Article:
Myeloid Cell Immunology

The strategic vision of the Myeloid Cell Immunology lab is to use the heterogeneity of myeloid cells (MCs, mainly monocytes, macrophages and dendritic cells) as an in vivo sensor to track inflammatory responses and as a target for therapeutic intervention.

We study (epi)genomics, transcriptomics, proteomics, metabolomics and functional heterogeneity of different MC subpopulations present in selected inflamed tissues, in particular in tumors (subsets of tumor-associated macrophages and dendritic cells), the liver (Kupffer cells) and the brain (microglia and other resident brain macrophages, such as those in the brain’s barriers like meninges and choroid plexus). 

Based on markers that allow a discrimination between selected MC subpopulations, we fully invested in the development of innovative tools to visualize and modulate the in vivo differentiation, recruitment and function of selected MC subpopulations in inflamed tissues. These include in particular transgenic (knock-in) mice allowing the tracking and ablation of selected MC populations. Such tools will reveal the role of these MCs in homeostasis and in distinct models of tumor growth and liver or brain injury.

In addition, we aim to develop original MC-targeting strategies to overcome inflammation-associated immunopathology of infectious and non-infectious diseases. In this regard, we fully exploit the strategic advantage of nanobodies, i.e. camelid-derived single-domain antibody fragments, and their engineering platform as tools for in vivo MC-targeted delivery of imaging agents and drugs that can remediate the inflammatory disease outcome and be translated readily into the clinic.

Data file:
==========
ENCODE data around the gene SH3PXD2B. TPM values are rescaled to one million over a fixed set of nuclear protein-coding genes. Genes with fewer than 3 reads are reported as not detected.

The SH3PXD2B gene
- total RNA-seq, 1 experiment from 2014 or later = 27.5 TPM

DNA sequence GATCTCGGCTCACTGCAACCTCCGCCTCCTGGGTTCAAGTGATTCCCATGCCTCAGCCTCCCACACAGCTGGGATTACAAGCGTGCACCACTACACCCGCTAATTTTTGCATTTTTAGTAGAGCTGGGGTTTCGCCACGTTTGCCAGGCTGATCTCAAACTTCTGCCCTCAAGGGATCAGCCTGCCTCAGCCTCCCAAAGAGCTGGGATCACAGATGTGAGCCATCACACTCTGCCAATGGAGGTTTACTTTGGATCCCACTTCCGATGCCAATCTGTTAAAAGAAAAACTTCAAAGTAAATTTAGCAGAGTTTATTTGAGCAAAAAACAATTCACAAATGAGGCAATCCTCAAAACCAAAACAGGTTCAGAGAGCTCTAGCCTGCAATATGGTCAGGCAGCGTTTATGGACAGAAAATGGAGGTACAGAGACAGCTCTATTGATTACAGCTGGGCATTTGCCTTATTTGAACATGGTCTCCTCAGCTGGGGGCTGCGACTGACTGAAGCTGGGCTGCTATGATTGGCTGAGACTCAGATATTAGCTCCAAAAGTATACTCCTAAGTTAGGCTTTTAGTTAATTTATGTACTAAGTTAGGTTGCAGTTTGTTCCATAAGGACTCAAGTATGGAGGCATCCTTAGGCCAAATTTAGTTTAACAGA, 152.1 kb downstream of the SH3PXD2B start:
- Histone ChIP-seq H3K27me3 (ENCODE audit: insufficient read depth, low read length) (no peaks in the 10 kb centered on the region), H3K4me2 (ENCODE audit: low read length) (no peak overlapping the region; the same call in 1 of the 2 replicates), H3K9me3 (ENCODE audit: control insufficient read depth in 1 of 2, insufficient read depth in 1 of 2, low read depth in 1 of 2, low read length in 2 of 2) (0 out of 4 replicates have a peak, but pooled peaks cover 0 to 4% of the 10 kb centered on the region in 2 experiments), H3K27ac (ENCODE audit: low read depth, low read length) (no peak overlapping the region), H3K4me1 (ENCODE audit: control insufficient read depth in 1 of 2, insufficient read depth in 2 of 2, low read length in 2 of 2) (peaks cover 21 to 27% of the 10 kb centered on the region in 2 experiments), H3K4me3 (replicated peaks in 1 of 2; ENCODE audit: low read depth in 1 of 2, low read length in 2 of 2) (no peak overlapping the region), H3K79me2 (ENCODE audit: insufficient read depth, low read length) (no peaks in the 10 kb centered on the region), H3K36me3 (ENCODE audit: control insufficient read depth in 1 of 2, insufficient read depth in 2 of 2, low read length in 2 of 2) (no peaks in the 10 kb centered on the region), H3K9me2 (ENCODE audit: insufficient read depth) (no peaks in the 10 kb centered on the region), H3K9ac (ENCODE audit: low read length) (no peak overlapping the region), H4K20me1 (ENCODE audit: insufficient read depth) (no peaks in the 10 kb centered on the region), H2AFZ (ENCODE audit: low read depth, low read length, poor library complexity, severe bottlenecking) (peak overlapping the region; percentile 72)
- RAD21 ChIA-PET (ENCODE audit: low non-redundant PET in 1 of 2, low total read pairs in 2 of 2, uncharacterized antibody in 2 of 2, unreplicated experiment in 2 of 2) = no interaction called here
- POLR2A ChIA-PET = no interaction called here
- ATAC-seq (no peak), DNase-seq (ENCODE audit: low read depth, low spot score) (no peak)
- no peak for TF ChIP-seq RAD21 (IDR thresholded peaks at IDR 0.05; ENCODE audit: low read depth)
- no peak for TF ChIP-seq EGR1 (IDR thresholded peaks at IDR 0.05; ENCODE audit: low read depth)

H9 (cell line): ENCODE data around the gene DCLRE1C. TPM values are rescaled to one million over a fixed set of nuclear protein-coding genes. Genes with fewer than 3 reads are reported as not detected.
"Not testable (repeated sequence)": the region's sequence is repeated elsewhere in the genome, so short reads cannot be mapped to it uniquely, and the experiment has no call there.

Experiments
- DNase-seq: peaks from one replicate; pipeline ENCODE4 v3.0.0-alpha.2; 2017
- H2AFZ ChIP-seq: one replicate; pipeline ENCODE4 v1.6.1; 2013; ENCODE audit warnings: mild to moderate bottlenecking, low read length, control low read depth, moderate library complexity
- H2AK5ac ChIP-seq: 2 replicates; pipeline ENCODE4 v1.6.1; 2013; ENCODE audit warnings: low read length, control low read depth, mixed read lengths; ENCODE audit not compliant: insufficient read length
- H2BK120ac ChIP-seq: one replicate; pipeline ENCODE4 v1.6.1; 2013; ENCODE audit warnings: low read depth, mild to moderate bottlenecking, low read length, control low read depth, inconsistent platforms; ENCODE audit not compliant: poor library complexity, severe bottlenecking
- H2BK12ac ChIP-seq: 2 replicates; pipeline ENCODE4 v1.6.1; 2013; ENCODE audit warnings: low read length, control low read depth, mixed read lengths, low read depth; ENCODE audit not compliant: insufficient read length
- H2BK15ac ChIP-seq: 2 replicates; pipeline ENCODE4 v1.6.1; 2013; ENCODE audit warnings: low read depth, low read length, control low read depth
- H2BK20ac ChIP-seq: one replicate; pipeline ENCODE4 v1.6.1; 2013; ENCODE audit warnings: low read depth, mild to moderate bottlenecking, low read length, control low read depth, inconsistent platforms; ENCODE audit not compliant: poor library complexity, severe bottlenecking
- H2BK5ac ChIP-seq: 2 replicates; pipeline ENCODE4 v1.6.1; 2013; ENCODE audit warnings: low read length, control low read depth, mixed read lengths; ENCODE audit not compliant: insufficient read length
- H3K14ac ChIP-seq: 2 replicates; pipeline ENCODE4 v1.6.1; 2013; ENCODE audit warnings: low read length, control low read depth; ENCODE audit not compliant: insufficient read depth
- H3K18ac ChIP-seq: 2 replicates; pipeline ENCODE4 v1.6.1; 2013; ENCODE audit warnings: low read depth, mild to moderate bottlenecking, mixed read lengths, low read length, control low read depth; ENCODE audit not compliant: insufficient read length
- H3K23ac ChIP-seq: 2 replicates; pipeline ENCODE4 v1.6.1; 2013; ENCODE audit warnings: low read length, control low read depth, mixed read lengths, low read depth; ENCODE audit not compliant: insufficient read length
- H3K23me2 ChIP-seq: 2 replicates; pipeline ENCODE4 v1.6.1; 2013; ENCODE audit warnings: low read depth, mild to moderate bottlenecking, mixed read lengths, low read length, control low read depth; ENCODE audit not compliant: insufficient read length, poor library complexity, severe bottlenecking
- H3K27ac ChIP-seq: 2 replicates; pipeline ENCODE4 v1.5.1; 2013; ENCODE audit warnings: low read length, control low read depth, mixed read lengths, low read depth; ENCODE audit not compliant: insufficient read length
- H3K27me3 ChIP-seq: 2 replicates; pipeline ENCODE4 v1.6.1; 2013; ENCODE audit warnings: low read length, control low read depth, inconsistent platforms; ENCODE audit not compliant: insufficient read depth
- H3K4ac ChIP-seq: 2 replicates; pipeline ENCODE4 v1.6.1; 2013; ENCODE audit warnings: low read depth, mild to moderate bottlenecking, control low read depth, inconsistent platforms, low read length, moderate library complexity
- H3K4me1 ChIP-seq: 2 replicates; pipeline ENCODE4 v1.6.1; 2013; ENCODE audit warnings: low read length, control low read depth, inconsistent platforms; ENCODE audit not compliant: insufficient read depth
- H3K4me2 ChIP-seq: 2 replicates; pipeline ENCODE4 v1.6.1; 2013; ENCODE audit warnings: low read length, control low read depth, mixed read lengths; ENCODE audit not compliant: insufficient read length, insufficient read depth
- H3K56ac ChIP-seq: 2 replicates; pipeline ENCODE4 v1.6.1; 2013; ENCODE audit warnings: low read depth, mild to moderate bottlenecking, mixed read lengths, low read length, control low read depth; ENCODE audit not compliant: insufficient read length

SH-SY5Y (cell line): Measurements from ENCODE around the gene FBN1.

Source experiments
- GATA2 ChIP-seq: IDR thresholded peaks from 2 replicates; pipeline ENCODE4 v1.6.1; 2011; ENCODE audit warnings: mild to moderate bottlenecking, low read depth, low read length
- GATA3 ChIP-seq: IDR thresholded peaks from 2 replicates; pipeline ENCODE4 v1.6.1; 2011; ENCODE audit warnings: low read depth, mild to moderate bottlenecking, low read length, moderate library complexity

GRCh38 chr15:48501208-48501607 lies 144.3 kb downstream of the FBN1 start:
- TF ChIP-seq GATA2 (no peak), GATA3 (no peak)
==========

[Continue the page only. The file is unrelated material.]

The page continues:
Research topics

  • Identification and validation of tumor-associated macrophage (TAM) / tumor-associated dendritic cell (TADC)-associated molecular targets that have an impact on tumor progression and that are suitable for therapeutic intervention.
  • Development of a TADC-based vaccination strategy to prevent tumor relapse and metastasis outgrowth. In addition, we aim to elucidate the mechanism of vaccinations using distinct TADC subsets.
  • Delineation of the involvement of barrier macrophages, microglia and monocyte-derived macrophages in the brain in shaping neuronal circuits under steady-state and in orchestrating inflammatory responses during infectious and sterile-inflammation and brain tumor (glioma) progression.
  • Delineation of the contribution of liver MC, including liver-recruited monocyte-derived macrophages and liver-resident Kupffer cells, to liver injury during (i) infection, (ii) drug, toxin, fibrosis, metabolic disease-induced hepatitis, and (iii) primary hepatocellular carcinoma and liver metastasis. In addition, we aim to delineate which KC-derived molecules play an essential role in the distinct pathologies under study.
  • Development of strategies for diagnostic and therapeutic targeting of Kupffer cells, microglia, monocyte-derived macrophages and tumor-supporting TAM, based on in-house generated nanobodies targeting selected MC markers.